US markets suffered a blow last week when new economic data showed the country's performance across key indicators was poorer than expected. Inevitably, the news caused the nation's currency to decline in value against other currencies worldwide.
The US Dollar Index reached an intraday low of 95.19 on Friday (August 12th), which was down more than 0.30% on where it started the day, according to Investing.com. The index had regained some ground by the time markets closed, but the dollar continued to decline this morning and was at 95.61 - down 0.07% - at the time of writing.
So what caused the dollar's downfall? A batch of disappointing data was largely responsible, including flat retail figures, a drop in the pace of consumer spending and a notable fall in the Producer Price Index for Final Demand.
This means the likelihood of the US Federal Reserve hiking the base interest rate in the near future has dropped, which could suppress the dollar's value even further. But what does this mean for wider markets and other currencies? Let's begin with a bit of history lesson.
Why is the dollar's value important?
The dollar is one of the most crucial currencies to global markets, and has been since near the end of World War II. At a 1944 meeting in Bretton Woods, New Hampshire, the world's developed countries formulated a plan to peg foreign currency exchange rates to the US dollar.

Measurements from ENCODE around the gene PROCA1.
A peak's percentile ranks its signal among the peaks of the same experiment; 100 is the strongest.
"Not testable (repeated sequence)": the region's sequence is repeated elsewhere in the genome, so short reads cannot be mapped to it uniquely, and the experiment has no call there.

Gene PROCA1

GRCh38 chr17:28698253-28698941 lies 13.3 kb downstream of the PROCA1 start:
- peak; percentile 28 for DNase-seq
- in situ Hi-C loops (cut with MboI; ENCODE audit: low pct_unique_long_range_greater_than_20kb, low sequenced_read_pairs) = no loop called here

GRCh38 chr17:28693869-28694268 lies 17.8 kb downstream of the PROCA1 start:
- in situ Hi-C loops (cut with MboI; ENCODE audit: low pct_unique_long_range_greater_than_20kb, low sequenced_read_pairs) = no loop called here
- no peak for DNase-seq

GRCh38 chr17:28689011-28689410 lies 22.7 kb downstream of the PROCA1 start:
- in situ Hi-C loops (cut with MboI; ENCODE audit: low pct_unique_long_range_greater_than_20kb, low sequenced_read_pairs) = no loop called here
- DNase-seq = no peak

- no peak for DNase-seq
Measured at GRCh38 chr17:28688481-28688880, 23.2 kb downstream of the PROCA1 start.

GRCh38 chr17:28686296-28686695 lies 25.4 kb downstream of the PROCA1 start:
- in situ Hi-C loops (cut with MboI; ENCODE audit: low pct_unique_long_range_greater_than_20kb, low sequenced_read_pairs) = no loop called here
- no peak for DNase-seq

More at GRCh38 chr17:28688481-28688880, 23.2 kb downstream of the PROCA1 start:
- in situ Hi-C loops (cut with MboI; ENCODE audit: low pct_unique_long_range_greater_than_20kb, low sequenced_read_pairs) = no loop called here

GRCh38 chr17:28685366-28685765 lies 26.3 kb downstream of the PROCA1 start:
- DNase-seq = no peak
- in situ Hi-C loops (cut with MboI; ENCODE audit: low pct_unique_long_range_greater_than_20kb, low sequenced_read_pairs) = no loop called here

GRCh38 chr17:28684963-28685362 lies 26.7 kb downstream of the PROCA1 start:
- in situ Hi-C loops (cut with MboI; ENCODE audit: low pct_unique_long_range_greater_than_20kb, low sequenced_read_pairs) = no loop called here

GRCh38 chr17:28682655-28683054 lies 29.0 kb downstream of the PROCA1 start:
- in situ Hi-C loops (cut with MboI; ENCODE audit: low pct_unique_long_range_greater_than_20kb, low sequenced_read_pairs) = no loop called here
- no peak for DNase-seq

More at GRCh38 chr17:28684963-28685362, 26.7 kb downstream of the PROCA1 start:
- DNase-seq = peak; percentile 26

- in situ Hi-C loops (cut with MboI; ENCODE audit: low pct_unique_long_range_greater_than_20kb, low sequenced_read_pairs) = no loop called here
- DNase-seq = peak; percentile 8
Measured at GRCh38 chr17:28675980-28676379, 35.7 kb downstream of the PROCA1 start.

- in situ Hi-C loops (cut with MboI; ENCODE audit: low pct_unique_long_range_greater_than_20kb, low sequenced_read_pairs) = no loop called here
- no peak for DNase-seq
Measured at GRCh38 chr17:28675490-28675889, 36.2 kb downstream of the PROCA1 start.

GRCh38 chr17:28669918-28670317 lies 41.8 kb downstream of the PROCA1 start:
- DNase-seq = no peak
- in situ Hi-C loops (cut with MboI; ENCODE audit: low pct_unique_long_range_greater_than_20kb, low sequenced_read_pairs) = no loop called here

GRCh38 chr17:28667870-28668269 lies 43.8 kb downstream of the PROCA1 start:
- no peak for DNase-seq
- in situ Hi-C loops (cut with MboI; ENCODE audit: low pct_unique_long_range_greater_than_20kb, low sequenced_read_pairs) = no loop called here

The Bretton Woods agreement meant that nations could redeem their US dollars for physical gold. However, when many countries began demanding gold in the early 1970s, the US president at the time, Richard Nixon, made the decision to stop offering this direct convertibility.
In other words, foreign nations could no longer exchange dollars for gold, but the dollar was already the most popular reserve currency worldwide by this time - and it remains a key part of the forex system to this day.
Predicting US dollar movements
Fast-forward to today and movements in the US dollar can have a significant impact on other global currencies and markets. Having an idea of how the greenback could perform in the future can therefore prove very lucrative.
Last week, the dollar was lower against the yen, the euro, and the Australian dollar. Only the pound, which is still suffering the after-effects of Brexit (which you can read about here), lost value against the dollar.
However, there are some important economic events in the calendar this week that could further affect the US dollar. For example, Japan has already released flat GDP growth figures for the second quarter, which could drag down the yen's performance against the greenback.
On Wednesday, the Fed will publish its latest meeting notes discussing monetary policy. The release is often widely anticipated because it gives insights into the central bank's current mood regarding the country's economy and potential actions it may take to remedy problems.
The European Central Bank announces a similar report on monetary policy on Thursday, which gives an indication of how the eurozone is performing in the wake of the UK's EU Referendum.
Which way will the US dollar move this week? Hopefully, you will have a better idea of some of the factors that could affect the currency over the next five days.
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